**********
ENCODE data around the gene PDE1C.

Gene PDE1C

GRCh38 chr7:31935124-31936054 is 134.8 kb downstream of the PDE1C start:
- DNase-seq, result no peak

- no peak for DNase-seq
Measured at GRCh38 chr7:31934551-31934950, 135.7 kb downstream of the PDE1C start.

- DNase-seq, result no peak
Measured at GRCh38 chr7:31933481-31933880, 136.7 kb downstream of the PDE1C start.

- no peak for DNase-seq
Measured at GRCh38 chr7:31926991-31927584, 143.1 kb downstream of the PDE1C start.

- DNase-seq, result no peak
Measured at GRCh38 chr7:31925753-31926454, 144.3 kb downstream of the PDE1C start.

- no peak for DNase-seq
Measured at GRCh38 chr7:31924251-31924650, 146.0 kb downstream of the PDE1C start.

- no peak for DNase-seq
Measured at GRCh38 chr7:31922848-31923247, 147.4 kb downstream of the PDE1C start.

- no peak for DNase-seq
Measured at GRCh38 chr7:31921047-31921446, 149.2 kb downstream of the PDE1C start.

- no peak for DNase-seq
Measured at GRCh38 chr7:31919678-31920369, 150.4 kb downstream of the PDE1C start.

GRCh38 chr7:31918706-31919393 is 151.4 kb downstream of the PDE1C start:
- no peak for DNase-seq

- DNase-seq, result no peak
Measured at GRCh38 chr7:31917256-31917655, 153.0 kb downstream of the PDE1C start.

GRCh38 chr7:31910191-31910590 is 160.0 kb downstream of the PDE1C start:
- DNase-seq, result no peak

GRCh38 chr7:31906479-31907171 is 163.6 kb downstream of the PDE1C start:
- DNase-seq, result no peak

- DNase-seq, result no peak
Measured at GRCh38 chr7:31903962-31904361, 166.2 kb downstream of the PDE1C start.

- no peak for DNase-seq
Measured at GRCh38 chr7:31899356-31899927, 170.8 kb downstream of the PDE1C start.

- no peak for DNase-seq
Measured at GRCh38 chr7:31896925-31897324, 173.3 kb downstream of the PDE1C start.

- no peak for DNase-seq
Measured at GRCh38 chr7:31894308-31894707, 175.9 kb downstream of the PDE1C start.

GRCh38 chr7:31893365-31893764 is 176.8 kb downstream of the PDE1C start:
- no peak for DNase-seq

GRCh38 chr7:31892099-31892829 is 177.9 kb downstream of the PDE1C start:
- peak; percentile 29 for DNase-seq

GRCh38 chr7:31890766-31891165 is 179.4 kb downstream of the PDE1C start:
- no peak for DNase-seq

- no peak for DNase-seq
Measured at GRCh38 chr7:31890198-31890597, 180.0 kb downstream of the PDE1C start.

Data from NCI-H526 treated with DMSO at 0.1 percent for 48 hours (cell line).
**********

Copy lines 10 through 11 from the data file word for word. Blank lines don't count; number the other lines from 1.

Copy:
Measured at GRCh38 chr7:31926991-31927584, 143.1 kb downstream of the PDE1C start.

- DNase-seq, result no peak